Launch of the Times Book Club

Maroon-coloured adhesive label with thin matte gold border and writing that reads: The Times (Book Club) 376–384 Oxford Street London. The text is centred and fills the label. The Times's logo is inserted between the words "The" and "Times."

The source-text for the COVE edition of Clemence Housman's The Were-Wolf (Bodley Head, 1896) is located in Ryerson University's Special Collections. This copy of the book includes some notable traces of its provenance. A label pasted into the inside back cover reveals that this book once belonged to a member of the Times Book Club, located at 376–384 Oxford Street in London, England. This is a rare example of archival evidence of a Victorian book club.

The brainchild of The Times newspaper's managing director, Charles Frederic Moberly Bell, and advertising manager, Horace Everett Hooper, the Times Book Club opened on September 11, 1905. The book club was designed to increase circulation for The Times newspaper by enticing subscribers with access to a wide selection of books that could be borrowed for free or bought at a signficant discount.  Although lending libraries were common throughout Britain, the Times Book Club was the first to lend books for free. Managed by Janet Hogarth (1865–1954), the book club scheme earned money for The Times through the increased number of advertisements brought in by the additional subscribers.

The Times Book Club garnered positive public reception but was less well-received by publishers, who quickly realized the negative implications for their industry. Shortly after the book club opened, an official complaint was filed by the Publishers' Association to the Booksellers' Association. After outgrowing its original premises, the Times Book Club moved to Oxford Street and promoted their new location by advertising a massive book sale on May 1, 1906. The advertisement directly addressed what had now become a "book war," with The Times encouraging readers to end "The Vicious Circle" of high book prices (Boyles 195).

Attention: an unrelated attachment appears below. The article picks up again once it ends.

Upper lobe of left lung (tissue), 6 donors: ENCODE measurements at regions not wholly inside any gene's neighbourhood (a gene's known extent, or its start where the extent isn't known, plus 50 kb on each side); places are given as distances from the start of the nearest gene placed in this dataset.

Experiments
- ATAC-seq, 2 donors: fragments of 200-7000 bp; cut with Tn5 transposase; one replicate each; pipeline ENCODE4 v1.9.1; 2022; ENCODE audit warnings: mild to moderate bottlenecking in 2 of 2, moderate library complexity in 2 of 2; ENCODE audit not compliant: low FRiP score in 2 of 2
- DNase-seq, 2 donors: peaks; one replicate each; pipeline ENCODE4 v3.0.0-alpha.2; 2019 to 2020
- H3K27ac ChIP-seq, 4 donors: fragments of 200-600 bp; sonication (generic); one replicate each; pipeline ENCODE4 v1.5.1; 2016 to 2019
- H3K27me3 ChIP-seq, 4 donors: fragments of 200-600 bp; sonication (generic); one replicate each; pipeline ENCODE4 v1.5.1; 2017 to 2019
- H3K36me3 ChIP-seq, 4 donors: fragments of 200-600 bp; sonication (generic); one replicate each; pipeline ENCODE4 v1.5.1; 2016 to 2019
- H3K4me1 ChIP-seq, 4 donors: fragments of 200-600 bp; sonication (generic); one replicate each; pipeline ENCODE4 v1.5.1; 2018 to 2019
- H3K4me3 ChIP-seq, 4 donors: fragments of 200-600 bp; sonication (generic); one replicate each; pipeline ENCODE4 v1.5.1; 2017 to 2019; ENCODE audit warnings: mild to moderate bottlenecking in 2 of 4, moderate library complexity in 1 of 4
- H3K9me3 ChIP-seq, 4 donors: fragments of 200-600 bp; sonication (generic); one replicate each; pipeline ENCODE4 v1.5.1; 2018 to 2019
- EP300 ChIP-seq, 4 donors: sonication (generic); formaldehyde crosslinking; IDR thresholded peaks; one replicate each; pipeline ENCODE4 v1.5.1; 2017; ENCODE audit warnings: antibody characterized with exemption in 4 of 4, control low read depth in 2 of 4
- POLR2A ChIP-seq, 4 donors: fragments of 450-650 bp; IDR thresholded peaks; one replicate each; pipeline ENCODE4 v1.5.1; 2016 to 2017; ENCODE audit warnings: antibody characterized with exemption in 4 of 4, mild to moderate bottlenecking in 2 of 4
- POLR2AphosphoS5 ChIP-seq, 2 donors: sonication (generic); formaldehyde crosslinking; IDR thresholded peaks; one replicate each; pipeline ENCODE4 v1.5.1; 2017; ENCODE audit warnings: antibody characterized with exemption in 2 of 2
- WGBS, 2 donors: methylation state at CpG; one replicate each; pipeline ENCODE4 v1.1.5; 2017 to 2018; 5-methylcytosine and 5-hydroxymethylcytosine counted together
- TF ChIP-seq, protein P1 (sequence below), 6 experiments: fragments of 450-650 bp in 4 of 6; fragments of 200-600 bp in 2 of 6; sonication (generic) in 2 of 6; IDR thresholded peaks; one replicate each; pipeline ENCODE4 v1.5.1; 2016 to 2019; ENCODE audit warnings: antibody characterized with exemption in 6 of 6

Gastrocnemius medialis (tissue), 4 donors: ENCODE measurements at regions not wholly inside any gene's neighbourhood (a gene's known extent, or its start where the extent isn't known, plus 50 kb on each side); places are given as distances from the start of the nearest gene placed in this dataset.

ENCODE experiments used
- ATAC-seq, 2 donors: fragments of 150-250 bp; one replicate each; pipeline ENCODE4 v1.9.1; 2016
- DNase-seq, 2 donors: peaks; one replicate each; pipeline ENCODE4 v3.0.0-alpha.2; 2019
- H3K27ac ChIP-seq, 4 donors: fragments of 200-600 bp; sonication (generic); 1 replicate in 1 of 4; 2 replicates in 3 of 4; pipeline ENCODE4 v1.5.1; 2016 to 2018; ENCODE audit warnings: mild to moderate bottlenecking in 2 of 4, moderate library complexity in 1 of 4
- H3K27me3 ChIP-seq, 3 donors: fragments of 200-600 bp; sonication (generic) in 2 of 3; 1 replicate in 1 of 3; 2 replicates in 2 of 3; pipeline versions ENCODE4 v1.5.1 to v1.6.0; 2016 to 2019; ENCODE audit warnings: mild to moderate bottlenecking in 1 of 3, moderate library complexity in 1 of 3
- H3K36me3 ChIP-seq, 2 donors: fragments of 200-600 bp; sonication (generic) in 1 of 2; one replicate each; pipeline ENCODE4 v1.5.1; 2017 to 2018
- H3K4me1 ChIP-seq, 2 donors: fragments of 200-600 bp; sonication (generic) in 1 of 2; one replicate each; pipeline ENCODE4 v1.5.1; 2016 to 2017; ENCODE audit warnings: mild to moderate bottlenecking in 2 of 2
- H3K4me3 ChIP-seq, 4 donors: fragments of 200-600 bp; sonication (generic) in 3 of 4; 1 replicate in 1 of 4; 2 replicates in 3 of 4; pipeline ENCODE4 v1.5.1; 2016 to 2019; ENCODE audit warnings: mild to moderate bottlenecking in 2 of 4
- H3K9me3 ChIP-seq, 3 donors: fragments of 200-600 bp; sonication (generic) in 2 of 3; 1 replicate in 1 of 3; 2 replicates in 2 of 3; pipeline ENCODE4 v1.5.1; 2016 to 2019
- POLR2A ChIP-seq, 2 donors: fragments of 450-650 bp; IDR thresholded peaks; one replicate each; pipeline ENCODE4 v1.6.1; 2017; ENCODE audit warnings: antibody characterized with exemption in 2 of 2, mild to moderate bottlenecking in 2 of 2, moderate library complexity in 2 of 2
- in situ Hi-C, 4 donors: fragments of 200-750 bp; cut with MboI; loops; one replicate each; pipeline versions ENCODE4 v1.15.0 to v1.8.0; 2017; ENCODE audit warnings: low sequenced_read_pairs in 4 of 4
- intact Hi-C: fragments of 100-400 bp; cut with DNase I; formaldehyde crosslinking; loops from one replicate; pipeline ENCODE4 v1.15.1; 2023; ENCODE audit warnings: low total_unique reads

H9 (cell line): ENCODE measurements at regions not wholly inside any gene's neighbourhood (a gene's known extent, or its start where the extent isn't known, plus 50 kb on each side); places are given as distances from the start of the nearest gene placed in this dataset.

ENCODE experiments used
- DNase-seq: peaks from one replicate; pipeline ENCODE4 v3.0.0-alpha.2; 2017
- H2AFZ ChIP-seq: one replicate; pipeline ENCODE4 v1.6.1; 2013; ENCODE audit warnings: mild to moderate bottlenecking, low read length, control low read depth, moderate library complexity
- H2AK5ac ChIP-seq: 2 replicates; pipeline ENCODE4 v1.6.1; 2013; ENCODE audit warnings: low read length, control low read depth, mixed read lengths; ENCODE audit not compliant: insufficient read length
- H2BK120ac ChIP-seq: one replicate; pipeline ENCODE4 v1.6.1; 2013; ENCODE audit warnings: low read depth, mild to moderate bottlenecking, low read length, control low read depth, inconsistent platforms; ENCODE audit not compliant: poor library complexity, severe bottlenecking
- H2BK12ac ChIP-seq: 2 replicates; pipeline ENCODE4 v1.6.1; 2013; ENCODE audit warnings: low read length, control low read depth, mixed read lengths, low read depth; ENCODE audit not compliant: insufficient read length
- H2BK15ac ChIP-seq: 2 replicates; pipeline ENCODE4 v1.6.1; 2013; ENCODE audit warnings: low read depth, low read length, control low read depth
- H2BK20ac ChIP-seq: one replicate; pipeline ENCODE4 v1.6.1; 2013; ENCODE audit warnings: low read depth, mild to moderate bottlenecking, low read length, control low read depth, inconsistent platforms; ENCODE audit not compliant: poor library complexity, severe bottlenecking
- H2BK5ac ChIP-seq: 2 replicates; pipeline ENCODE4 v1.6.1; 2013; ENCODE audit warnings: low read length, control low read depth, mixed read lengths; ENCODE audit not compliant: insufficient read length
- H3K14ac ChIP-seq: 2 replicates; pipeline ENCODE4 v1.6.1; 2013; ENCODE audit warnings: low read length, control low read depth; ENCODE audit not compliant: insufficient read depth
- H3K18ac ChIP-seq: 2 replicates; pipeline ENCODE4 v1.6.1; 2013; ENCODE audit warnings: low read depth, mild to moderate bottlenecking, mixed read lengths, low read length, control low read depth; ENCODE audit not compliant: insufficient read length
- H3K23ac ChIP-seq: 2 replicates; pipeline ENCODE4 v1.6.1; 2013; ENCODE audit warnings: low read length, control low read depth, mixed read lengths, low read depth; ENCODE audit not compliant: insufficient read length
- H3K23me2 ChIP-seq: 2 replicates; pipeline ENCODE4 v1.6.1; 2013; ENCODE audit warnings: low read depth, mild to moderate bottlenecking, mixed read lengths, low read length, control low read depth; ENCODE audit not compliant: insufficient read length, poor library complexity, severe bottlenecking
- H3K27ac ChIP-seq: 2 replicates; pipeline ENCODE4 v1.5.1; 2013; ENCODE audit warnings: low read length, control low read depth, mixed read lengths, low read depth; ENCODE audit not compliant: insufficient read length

At a meeting on July 4, 1906, the Publishers' Association decided to boycott The Times, withdrawing all advertisements. Subsequently, many publishers blacklisted the Times Book Club. The TImes responded by sourcing their inventory from elsewhere, and publishing articles about price-fixing in the book industry. The book war culminated with the Publishers' Association bringing Hooper to trial, beginning May 5, 1908. He lost the case, and shortly thereafter The Times hired a new manager for the book club, a new advertising manager, and a new circulation director. The Times Book Club then dwindled into obsolescence.

Associated Place(s)

Event date:

11 Sep 1905

Event Source: